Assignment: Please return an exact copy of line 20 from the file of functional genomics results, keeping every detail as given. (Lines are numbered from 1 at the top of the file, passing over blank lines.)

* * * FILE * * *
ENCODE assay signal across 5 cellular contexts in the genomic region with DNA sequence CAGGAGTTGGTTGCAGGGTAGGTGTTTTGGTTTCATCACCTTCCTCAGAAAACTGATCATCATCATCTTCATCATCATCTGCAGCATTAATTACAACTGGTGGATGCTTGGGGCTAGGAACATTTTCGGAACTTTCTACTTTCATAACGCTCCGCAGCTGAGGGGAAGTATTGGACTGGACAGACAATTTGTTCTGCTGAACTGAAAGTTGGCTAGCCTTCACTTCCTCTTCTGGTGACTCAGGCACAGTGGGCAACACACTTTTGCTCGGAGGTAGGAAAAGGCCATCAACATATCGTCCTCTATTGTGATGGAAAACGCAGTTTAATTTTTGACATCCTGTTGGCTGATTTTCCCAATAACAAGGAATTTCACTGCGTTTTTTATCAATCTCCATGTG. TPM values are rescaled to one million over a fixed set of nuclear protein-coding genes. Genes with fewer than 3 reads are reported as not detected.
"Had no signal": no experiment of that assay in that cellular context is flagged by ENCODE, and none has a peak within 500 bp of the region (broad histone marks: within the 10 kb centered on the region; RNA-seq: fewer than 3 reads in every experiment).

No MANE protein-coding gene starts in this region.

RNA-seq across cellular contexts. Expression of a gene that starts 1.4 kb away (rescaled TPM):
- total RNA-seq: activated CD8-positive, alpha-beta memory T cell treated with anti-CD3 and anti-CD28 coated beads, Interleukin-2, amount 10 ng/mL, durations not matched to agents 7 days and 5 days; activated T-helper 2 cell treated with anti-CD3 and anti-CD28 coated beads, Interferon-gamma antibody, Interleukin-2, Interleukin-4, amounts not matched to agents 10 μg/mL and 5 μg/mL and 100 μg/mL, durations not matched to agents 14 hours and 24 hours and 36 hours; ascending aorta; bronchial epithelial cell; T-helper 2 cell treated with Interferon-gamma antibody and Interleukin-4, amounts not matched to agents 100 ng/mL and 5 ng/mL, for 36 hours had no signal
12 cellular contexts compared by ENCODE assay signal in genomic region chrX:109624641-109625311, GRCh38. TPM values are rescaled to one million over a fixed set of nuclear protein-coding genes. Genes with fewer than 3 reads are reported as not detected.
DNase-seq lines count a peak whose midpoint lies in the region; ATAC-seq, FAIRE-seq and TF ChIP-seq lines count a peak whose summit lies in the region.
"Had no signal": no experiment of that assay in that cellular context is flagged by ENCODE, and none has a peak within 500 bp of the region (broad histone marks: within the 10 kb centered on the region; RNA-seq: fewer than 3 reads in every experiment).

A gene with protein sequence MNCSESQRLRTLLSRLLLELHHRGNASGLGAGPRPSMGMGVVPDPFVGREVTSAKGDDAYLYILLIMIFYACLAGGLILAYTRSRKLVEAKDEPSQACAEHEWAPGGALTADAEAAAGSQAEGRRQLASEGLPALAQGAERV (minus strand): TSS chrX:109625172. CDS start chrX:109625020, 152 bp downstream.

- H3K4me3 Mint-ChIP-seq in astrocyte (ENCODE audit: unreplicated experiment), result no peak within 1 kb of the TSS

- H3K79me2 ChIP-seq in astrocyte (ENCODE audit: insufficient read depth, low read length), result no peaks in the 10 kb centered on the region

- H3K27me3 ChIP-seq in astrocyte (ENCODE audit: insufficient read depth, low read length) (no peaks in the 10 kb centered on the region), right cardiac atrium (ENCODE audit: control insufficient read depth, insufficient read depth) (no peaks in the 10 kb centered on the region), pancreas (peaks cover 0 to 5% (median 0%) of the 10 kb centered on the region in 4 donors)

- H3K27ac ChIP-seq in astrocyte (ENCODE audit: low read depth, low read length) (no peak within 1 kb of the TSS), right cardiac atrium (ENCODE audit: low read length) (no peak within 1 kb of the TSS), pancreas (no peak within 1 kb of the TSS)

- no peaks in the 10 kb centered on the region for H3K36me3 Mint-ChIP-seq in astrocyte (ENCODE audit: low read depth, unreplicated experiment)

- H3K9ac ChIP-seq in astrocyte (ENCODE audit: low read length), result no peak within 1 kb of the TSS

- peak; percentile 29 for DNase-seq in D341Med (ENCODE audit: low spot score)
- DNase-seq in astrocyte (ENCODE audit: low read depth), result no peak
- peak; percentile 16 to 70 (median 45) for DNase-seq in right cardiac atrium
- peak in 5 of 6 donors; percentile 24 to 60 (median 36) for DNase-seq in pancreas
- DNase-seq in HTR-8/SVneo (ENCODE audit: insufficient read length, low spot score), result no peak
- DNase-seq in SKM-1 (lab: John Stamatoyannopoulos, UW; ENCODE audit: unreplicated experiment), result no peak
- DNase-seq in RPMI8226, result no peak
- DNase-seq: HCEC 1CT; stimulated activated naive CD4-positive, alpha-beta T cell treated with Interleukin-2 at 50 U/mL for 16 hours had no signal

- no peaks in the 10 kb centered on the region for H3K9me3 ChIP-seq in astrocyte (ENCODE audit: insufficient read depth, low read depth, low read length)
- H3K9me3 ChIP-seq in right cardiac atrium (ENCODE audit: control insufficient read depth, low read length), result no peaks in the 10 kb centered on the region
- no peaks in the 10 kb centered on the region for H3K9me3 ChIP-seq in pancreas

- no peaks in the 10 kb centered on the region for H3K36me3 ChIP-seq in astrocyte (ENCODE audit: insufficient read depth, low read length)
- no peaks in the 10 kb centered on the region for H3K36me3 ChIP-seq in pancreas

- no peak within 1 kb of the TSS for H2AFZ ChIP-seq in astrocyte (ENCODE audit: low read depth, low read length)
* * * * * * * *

- DNase-seq in HTR-8/SVneo (ENCODE audit: insufficient read length, low spot score), result no peak